When talking with your friends and family, a topic is almost universally taboo.

No, it’s not necessarily sex or politics, although both can cause discomfort in some circles.

According to researchers, the biggest problem is money, especially your finances or your financial health.

But not talking about finances can have a devastating effect on a person’s life. A local nonprofit realizes the devastation poor financial health can have on an individual or family, and does something about it.

Why is money such an uncomfortable and emotionally charged subject for many of us?

Maybe we didn’t have the intention to save or we don’t believe we have the ability to save. Feelings of shame and embarrassment can be overwhelming.

Maybe we compare our financial situation with that of others or what we assume others are doing and assign a value based on those assumptions.

The resulting embarrassment and shame can cause a person to suffer needlessly or make foolish financial decisions, such as resorting to payday loans or credit cards, which only worsen their financial situation.

Realizing the incredible financial burden some families face, Catholic Charities of Central and Northern Missouri stepped in to help find a path to better financial health.

For some of these families, financial burdens are passed down from generation to generation.

Kathy Frese, financial stability specialist at Catholic Charities, said she was struck by the financial lessons parents had given to some of her clients. Customers were basically told that when they reached a certain age, they were adults and had to sort out their finances themselves.

A “sink or swim” approach doesn’t work for people trying to get their financial house in order, she said.

“We want to put them in place to be successful,” Frese said. “We don’t want to put them in a position where they struggle.”

Their preparation for success centers on a financial wellness program the nonprofit launched over the summer. It is modeled after a similar Catholic Charities of Northeast Kansas program and aims to break a circular cycle of predatory lending.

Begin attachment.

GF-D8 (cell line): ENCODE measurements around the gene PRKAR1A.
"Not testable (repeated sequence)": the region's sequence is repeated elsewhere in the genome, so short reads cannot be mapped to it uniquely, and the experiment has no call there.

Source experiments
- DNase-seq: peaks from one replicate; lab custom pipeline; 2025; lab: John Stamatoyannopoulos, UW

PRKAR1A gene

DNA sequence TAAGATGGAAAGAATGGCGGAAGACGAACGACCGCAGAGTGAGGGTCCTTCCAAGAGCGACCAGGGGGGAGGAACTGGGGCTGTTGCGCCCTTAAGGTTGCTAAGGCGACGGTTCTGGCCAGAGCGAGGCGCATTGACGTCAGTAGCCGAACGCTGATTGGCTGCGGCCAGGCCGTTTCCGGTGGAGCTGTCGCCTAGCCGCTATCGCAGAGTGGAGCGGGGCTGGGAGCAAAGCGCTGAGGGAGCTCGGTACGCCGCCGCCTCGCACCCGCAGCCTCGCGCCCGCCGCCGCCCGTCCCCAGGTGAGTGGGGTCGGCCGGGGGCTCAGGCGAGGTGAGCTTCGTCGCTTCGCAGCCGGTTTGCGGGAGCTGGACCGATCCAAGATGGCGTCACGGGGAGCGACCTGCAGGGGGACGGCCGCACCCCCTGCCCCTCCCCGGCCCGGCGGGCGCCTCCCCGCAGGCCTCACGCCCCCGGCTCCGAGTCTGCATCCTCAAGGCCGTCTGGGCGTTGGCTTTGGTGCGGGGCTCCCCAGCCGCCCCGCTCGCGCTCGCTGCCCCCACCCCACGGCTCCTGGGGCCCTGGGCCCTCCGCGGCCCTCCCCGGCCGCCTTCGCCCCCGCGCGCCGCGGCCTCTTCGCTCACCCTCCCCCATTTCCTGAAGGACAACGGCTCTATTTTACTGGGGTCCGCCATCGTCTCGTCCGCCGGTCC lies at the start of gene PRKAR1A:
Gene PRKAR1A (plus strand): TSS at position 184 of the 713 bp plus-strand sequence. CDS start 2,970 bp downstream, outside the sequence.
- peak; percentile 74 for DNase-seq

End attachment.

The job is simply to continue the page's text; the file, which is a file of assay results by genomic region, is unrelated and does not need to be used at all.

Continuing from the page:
The program aims to help families take control of their daily and monthly finances, gain the ability to absorb financial shocks (or overcome emergencies that cause financial hardship), get on the right path to achieving their financial goals and creating the financial freedom to make choices that allow them to enjoy their lives.

A Catholic Charities donor helped develop a partnership with Mid-America Bank, which could provide loans to eligible customers and pay off existing payday loans or credit cards.

How serious can the situations be?

A family that was helped by the program faced a high interest payday loan that carried an interest rate of 300%.

“When I went last week to pay off the loan, it was clearly posted on the counter – 300% interest,” Frese said. The current prime rate is 7%. “Our program is prime plus 3%. That’s a pretty big amount if you want to get that rate.”

The partnership allowed the family to refinance the loan at a lower rate and with a defined end of loan. It’s a better path to financial health.

But the program does not stop once the client has won the chance to receive the loan. Clients participate in monthly case management with Frese during the loan program.

Sometimes, she says, just taking a few hours to think about a financial decision may be all a person needs to decide they might have alternatives.

This program succeeds on so many fronts.

It recognizes the personal shame felt by the person and identifies how they ended up in this situation; it relies on reaching out to someone you can trust to help; and it puts in place a strategy that achieves the goal of reducing the financial burden while helping the person make better financial decisions.

Taboo topics, like personal finances, only have power if we avoid the topic or hide it. By bringing the subject to light and talking about it, we gain power over it and can solve the problems it creates.

Catholic Charities and its partners in the Financial Wellness program have provided an excellent example of how we can help those in financial difficulty find a better path.

— Newsstand


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